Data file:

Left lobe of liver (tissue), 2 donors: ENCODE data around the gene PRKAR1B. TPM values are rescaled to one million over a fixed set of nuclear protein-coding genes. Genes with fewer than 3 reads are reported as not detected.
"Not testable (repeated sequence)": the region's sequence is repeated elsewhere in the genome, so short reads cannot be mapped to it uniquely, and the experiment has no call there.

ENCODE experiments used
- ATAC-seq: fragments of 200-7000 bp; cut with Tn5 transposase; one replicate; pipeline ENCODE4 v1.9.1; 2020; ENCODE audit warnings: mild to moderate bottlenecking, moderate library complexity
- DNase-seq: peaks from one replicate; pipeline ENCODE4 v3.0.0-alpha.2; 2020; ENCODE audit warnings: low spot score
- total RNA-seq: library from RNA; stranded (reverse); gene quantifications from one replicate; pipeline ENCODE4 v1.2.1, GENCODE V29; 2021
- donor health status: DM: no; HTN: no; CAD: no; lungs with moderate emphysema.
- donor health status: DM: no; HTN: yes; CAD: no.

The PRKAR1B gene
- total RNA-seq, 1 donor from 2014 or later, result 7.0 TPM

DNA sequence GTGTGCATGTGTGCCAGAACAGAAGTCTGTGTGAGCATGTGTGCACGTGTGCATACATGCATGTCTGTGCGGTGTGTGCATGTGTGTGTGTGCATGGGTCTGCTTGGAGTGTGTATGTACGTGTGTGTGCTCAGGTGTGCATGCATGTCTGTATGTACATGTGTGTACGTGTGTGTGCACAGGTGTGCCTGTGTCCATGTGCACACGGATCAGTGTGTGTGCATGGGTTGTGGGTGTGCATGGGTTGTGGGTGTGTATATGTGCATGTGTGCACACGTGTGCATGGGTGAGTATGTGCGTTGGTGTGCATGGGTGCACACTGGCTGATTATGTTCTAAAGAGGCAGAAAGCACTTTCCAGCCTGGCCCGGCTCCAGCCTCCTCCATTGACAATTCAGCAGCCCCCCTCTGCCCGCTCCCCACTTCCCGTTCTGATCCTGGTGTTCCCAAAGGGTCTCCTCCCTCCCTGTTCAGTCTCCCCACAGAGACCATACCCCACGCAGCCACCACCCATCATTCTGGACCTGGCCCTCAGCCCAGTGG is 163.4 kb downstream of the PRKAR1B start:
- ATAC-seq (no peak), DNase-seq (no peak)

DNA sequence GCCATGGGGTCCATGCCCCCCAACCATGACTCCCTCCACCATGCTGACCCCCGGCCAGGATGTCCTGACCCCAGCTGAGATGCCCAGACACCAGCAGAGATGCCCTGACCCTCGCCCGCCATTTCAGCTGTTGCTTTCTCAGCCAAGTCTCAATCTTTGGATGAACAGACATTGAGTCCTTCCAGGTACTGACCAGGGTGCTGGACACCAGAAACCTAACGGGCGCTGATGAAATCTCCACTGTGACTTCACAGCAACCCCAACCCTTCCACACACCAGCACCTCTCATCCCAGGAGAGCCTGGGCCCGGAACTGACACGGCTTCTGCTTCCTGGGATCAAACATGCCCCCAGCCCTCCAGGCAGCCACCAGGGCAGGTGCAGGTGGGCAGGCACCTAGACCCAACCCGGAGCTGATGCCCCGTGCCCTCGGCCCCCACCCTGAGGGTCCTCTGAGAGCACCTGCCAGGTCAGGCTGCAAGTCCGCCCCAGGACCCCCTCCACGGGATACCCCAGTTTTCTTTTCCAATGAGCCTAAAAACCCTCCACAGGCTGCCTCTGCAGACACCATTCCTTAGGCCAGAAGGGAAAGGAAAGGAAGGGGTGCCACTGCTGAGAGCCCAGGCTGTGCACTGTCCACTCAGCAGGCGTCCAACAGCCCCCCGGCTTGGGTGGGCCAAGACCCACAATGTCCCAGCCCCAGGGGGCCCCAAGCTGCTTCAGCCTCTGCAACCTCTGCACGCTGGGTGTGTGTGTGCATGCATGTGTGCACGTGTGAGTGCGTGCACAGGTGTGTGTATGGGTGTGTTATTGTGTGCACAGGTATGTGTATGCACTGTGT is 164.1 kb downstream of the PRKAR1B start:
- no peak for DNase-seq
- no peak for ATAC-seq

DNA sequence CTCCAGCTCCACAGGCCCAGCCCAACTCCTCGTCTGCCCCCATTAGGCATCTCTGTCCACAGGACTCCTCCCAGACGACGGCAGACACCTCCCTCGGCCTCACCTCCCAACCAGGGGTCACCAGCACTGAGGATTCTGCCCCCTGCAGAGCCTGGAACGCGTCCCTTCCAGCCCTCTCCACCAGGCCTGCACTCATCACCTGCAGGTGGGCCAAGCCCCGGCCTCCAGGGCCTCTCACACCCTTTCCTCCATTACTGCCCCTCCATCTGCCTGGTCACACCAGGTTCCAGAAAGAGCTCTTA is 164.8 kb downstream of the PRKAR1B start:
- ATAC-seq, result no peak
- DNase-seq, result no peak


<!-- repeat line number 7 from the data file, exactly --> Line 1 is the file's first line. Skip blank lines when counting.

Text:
- donor health status: DM: no; HTN: no; CAD: no; lungs with moderate emphysema.